Gantt 6/16/19

I want to talk a little bit about Vacation Bible School (VBS).  This is a wonderful summer program for the children of our parish and community.  Each year, we pick a theme, and we decorate the classrooms according to the theme.  ROAR was the theme for this year.  We challenge children from Pre-K through 4th grade to go on an adventure to learn about Bible stories and Jesus, to relate these to our daily lives, to make crafts, eat snacks, and sing.

This year, we had around 130 children that participated.  What is really amazing are the children that participated in VBS in previous years that are now back as guides to those 130 children!  They helped their teams plunge into projects that took them out of their comfort zones and closer to the heart of Jesus.  I love seeing God in action at VBS!

We had awesome parents helping in different activities like crafts, snacks, teachers, etc.  Anybody can be part of VBS, so I would love to see more people involved!

Thank you to all those that helped with this amazing program.  It was a lot of fun for everyone!

~ Josefina Gantt, K-6 Coordinator

Talbot 6/9/19

I ran across a piece in the office of readings for Liturgy of Hours a couple of weeks ago that really made me think.  It is a letter that was sent in the second century, and it talked about how Christians relate to the world.  I thought I’d share a little bit of it and pray that it helps you pause and reflect on if this is true of Christians today.

Christians are indistinguishable from others either by nationality, language, or customs.  They do not inhabit separate cities of their own or speak a strange dialect or follow some outlandish way of life.  Their teaching is not based upon reveries inspired by the curiosity of men.  Unlike some other people, they champion no purely human doctrine.  With regard to dress, food, and manner of life in general, they follow the customs of whatever city they happen to be living in, whether it is Greek or foreign.

And yet, there is something extraordinary about their lives.  They live in their own countries as though they were only passing through.  They play their full role as citizens, but labor under all the disabilities of aliens.  Any country can be their homeland, but for them their homeland, wherever it may be, is a foreign country.  Like others, they marry and have children, but they do not expose them.  They share their meals, but not their wives.  They live in the flesh, but they are not governed by the desires of the flesh.  They pass their days upon the earth, but they are citizens of heaven.  Obedient to the laws, they yet live on a level that transcends the law.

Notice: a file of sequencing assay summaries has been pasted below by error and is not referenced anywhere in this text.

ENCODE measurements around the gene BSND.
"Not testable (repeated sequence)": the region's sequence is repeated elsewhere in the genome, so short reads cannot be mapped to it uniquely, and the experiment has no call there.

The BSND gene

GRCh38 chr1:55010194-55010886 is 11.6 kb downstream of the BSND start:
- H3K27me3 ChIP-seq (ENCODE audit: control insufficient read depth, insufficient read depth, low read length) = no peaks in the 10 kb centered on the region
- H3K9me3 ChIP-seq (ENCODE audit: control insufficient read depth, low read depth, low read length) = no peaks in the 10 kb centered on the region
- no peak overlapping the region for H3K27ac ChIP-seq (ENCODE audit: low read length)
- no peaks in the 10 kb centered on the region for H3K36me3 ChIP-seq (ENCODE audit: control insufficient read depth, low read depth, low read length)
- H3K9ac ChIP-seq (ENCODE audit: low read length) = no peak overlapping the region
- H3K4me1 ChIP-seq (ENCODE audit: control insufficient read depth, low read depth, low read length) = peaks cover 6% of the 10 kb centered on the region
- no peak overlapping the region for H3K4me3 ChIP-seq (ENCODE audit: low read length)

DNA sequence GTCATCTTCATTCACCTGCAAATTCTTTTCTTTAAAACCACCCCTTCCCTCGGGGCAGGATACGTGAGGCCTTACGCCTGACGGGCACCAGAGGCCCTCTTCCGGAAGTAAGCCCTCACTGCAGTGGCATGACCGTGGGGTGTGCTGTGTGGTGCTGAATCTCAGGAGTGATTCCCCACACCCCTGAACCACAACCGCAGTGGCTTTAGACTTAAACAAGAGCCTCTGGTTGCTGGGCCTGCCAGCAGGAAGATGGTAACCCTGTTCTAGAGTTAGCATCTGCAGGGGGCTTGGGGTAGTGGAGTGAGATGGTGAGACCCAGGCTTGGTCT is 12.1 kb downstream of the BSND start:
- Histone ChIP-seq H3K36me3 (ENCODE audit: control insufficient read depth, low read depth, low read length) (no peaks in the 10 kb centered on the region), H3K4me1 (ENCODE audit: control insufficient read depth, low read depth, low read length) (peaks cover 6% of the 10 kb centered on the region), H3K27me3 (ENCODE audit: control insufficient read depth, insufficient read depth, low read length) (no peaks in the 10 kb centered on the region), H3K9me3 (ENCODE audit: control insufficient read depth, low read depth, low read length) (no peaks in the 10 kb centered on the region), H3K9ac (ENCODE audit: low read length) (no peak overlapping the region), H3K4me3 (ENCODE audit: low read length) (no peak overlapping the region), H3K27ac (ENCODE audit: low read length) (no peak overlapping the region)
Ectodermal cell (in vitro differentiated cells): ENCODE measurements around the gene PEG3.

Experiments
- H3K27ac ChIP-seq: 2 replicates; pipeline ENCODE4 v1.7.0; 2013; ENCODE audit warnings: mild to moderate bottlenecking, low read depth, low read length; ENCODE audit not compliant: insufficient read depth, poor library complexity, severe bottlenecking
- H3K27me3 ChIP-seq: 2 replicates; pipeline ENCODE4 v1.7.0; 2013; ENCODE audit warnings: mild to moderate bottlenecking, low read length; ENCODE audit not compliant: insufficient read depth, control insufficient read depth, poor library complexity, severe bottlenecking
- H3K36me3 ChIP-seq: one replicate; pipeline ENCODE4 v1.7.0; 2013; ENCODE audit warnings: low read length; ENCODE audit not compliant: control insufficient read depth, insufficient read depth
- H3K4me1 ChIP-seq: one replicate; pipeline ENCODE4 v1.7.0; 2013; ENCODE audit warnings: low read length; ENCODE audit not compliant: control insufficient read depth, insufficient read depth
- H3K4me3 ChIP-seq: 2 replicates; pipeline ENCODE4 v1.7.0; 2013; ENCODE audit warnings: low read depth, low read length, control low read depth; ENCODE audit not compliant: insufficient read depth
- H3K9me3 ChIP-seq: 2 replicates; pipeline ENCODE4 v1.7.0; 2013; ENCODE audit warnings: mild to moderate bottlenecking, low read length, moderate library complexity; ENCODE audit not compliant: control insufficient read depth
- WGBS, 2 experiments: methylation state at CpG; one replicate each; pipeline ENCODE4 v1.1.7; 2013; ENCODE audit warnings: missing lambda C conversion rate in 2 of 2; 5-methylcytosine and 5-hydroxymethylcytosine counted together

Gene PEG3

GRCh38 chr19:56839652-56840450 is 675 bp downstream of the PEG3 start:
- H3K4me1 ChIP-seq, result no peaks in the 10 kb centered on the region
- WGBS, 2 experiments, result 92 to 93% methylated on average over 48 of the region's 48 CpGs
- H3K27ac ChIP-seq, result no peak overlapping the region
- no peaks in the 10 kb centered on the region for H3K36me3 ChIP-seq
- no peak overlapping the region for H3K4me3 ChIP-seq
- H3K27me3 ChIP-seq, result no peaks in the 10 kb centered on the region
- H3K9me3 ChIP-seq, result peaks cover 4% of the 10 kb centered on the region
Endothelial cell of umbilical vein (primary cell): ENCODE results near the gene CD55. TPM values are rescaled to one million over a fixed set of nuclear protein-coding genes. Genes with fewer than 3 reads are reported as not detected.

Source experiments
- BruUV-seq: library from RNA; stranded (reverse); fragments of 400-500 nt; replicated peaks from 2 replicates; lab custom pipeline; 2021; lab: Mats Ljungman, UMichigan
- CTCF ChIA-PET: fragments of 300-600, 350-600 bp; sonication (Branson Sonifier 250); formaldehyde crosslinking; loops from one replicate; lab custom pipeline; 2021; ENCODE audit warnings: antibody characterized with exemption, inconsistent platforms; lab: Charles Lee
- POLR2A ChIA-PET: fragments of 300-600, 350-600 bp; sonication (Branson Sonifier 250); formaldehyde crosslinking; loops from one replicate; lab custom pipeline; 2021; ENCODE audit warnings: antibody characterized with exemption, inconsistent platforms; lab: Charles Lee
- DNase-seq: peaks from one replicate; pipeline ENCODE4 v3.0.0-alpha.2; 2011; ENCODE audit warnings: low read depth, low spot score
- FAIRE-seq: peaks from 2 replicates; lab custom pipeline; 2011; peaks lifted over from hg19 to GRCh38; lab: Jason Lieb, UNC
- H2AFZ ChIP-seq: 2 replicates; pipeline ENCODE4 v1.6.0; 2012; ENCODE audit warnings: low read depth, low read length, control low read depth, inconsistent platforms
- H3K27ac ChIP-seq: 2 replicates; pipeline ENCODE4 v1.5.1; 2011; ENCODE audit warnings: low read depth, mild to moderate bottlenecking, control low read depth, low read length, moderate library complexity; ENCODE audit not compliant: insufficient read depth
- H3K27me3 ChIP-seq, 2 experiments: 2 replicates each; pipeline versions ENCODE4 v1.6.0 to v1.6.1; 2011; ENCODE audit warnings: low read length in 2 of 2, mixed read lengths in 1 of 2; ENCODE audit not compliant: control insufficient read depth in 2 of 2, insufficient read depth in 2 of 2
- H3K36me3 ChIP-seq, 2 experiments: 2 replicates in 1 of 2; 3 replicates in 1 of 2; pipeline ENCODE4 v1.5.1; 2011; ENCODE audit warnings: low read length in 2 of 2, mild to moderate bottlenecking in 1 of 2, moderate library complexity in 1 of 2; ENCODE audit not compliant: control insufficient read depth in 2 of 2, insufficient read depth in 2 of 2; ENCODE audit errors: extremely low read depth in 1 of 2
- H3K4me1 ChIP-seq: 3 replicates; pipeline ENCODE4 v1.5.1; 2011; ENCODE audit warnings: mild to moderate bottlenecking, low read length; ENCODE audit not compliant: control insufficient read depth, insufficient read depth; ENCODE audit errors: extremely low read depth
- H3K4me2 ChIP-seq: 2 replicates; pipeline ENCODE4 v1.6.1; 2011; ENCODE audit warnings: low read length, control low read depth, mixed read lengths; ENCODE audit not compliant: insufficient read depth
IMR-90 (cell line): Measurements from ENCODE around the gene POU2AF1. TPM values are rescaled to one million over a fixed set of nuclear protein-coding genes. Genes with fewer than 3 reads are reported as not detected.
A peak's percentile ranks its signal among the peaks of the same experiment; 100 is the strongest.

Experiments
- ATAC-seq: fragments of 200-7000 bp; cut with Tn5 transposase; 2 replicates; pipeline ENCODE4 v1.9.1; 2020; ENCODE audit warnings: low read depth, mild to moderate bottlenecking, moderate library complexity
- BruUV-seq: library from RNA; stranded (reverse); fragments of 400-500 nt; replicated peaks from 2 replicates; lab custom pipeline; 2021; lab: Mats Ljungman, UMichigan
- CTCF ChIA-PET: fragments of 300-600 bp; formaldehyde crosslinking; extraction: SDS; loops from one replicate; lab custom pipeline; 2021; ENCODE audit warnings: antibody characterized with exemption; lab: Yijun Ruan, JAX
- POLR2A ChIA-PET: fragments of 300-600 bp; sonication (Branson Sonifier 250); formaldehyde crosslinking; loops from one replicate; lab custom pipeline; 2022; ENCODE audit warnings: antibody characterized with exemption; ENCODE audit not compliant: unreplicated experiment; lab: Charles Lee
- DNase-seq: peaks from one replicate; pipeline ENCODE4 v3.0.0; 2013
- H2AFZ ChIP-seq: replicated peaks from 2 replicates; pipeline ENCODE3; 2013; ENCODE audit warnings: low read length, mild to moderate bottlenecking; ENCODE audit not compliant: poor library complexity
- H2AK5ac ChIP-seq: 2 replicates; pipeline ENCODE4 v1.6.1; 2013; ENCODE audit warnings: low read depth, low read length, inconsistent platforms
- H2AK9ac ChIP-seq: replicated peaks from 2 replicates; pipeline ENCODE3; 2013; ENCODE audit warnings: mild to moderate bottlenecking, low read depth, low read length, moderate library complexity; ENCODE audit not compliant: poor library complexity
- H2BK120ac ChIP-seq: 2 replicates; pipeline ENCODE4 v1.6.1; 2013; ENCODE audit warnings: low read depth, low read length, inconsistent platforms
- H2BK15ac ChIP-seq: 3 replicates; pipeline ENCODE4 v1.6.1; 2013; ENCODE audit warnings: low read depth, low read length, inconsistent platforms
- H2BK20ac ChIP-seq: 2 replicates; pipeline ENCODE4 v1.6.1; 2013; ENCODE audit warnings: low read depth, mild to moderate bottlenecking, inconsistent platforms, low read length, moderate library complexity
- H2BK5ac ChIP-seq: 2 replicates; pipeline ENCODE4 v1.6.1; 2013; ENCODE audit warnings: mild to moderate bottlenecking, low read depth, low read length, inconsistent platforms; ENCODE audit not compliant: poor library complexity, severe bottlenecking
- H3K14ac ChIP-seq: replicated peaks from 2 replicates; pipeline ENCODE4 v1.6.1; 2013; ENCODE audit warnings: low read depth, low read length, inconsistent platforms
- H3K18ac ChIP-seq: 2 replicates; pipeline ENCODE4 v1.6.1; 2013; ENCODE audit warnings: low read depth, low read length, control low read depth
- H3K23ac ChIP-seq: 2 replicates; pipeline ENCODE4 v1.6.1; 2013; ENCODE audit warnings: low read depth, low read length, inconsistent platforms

Christians love all, but all persecute them.  Condemned because they are not understood, they are put to death, but raised to live again.  They live in poverty, but enrich many; they are totally destitute, but possess an abundance of everything.  They suffer dishonor, but that is their glory.  They are defamed, but vindicated.  A blessing is their answer to abuse, deference their response to insult.  For the good they do, they receive the punishment of malefactors, but even then they rejoice, as though receiving the gift of life.

To speak in general terms, we may say that the Christian is to the world what the soul is to the body.  As the soul is present in every part of the body, while remaining distinct from it, so Christians are found in all the cities of the world, but cannot be identified with the world.  As the visible body contains the invisible soul, so Christians are seen living in the world, but their religious life remains unseen.  The body hates the soul and wars against it, not because of any injury the soul has done it, but because of the restriction the soul places upon its pleasures.  Similarly, the world hates the Christians, not because they have done it any wrong, but because they are opposed to its enjoyments.

Christians love those who hate them just as the soul loves the body and all its members despite the body’s hatred.  It is by the soul, enclosed within the body, that the body is held together, and similarly, it is by Christians, detained in the world as in a prison, that the world is held together.  The soul, though immortal, has a mortal dwelling place; Christians also live for a time amidst perishable things, while awaiting the freedom from change and decay that will be theirs in heaven.  Such is the Christian’s lofty and divinely appointed function, from which he is not permitted to excuse himself.

~ Dcn Wayne Talbot